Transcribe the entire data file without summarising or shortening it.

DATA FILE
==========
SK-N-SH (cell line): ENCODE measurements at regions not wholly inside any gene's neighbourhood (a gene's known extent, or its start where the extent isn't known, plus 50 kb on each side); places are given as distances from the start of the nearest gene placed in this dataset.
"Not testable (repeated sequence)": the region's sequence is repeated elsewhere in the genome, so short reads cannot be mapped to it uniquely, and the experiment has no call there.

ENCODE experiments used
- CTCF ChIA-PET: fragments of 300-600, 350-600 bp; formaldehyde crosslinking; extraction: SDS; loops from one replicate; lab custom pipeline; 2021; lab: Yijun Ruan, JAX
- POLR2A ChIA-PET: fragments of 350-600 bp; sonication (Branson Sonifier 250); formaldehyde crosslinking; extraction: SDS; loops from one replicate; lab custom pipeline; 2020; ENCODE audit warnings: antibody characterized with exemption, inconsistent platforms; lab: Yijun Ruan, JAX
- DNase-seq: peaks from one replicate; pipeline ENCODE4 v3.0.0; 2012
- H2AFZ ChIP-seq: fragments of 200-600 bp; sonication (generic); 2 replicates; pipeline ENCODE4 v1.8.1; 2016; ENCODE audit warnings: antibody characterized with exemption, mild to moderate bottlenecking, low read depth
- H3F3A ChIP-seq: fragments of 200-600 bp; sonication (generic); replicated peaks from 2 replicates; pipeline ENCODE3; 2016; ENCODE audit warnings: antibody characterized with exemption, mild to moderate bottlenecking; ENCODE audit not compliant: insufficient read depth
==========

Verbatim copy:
SK-N-SH (cell line): ENCODE measurements at regions not wholly inside any gene's neighbourhood (a gene's known extent, or its start where the extent isn't known, plus 50 kb on each side); places are given as distances from the start of the nearest gene placed in this dataset.
"Not testable (repeated sequence)": the region's sequence is repeated elsewhere in the genome, so short reads cannot be mapped to it uniquely, and the experiment has no call there.

ENCODE experiments used
- CTCF ChIA-PET: fragments of 300-600, 350-600 bp; formaldehyde crosslinking; extraction: SDS; loops from one replicate; lab custom pipeline; 2021; lab: Yijun Ruan, JAX
- POLR2A ChIA-PET: fragments of 350-600 bp; sonication (Branson Sonifier 250); formaldehyde crosslinking; extraction: SDS; loops from one replicate; lab custom pipeline; 2020; ENCODE audit warnings: antibody characterized with exemption, inconsistent platforms; lab: Yijun Ruan, JAX
- DNase-seq: peaks from one replicate; pipeline ENCODE4 v3.0.0; 2012
- H2AFZ ChIP-seq: fragments of 200-600 bp; sonication (generic); 2 replicates; pipeline ENCODE4 v1.8.1; 2016; ENCODE audit warnings: antibody characterized with exemption, mild to moderate bottlenecking, low read depth
- H3F3A ChIP-seq: fragments of 200-600 bp; sonication (generic); replicated peaks from 2 replicates; pipeline ENCODE3; 2016; ENCODE audit warnings: antibody characterized with exemption, mild to moderate bottlenecking; ENCODE audit not compliant: insufficient read depth